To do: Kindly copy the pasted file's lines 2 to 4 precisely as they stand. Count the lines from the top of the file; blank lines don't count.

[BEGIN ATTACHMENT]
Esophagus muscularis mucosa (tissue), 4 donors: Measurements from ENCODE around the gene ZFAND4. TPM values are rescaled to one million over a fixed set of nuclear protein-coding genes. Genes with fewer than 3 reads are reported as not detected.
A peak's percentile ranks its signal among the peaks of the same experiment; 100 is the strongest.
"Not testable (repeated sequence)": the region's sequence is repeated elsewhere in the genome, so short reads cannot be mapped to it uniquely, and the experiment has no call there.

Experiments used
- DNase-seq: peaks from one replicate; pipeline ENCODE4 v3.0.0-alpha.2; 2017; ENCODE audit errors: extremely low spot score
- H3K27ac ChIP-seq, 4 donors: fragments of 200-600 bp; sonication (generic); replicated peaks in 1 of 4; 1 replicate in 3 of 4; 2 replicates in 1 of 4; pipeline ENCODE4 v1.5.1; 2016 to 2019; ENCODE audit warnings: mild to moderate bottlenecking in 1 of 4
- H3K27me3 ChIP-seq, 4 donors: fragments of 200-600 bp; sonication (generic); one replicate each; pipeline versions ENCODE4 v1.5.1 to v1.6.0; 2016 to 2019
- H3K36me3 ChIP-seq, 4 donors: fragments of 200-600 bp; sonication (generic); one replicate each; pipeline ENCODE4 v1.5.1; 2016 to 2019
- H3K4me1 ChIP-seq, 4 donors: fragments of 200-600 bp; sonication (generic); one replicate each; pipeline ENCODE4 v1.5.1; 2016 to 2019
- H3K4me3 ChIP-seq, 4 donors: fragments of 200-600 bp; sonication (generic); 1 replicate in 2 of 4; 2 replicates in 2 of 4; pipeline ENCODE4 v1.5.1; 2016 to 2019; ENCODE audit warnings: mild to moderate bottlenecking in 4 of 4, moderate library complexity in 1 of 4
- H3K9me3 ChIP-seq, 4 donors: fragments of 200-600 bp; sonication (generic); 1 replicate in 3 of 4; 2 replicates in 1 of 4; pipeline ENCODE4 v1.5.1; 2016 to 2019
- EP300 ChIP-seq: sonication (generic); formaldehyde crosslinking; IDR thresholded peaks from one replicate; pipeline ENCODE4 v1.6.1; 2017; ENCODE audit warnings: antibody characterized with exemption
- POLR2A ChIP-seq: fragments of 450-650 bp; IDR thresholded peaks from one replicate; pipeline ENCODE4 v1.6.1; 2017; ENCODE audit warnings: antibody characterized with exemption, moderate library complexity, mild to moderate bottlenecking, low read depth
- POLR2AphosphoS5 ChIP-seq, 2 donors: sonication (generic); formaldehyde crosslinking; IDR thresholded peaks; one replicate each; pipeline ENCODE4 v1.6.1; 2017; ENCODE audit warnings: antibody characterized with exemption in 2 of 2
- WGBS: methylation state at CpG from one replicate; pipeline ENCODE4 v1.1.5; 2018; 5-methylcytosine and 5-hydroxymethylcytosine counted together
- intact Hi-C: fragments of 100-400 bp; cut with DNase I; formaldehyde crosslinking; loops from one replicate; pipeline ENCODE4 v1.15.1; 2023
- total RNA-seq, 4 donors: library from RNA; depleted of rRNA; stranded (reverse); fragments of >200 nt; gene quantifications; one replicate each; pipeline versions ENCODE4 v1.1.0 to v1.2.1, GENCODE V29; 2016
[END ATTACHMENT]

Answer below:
A peak's percentile ranks its signal among the peaks of the same experiment; 100 is the strongest.
"Not testable (repeated sequence)": the region's sequence is repeated elsewhere in the genome, so short reads cannot be mapped to it uniquely, and the experiment has no call there.

Experiments used